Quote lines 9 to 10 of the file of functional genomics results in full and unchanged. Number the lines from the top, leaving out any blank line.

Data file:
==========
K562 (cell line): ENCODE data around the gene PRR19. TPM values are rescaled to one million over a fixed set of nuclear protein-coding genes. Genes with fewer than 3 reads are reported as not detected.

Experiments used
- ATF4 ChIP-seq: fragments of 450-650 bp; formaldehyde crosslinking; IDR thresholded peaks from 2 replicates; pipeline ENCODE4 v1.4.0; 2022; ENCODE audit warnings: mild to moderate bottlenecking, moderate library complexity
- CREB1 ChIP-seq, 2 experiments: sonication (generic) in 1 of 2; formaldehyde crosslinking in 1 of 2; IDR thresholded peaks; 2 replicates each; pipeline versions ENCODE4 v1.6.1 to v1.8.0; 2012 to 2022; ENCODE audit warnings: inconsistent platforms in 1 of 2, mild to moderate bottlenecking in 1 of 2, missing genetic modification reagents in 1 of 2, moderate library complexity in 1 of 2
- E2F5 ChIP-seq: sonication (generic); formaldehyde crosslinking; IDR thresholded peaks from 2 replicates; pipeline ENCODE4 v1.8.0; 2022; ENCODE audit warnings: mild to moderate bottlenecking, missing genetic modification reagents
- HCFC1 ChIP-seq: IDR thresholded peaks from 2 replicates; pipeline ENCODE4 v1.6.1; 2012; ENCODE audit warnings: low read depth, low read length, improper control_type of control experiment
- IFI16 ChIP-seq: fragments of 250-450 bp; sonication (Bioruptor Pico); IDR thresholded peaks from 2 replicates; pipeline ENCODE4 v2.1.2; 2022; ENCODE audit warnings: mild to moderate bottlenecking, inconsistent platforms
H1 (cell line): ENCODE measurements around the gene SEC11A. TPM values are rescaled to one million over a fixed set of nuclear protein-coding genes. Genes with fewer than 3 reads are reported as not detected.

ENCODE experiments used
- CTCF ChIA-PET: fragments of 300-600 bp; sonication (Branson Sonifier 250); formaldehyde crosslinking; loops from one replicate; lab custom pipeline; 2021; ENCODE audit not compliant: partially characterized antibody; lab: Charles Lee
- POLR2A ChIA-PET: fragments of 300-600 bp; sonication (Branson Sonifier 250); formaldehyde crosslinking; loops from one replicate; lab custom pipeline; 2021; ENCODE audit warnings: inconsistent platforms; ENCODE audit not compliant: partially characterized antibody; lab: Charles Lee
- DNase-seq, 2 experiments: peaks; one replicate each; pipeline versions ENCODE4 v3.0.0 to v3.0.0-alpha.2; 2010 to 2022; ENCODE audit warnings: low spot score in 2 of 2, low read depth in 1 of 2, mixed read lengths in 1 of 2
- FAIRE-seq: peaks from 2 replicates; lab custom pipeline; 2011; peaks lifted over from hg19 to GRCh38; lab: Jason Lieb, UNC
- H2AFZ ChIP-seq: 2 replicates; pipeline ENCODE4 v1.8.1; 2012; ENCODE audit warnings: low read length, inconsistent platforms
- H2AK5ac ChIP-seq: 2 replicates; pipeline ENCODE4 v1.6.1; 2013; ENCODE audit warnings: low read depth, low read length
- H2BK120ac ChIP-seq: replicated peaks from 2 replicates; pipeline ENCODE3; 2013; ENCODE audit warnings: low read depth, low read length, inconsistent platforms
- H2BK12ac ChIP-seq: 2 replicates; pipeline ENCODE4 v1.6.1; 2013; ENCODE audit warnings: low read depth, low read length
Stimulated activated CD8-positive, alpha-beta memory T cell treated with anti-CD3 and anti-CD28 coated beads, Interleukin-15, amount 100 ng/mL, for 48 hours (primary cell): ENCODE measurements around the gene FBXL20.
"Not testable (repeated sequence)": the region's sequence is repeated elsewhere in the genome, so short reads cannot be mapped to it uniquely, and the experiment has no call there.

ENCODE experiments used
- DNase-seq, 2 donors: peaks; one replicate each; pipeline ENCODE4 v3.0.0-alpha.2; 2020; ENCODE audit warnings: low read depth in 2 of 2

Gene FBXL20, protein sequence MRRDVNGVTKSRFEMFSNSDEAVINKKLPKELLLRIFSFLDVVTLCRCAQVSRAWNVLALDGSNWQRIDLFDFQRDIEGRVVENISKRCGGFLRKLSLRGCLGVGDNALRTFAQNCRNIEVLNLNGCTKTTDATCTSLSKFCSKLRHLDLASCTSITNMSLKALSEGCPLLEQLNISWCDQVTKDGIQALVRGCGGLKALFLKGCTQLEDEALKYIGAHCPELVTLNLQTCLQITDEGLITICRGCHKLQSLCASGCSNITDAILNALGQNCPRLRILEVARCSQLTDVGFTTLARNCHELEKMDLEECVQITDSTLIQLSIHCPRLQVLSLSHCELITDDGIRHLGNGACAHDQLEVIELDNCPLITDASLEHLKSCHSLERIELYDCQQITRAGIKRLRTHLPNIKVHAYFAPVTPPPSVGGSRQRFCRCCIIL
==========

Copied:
ENCODE experiments used
- CTCF ChIA-PET: fragments of 300-600 bp; sonication (Branson Sonifier 250); formaldehyde crosslinking; loops from one replicate; lab custom pipeline; 2021; ENCODE audit not compliant: partially characterized antibody; lab: Charles Lee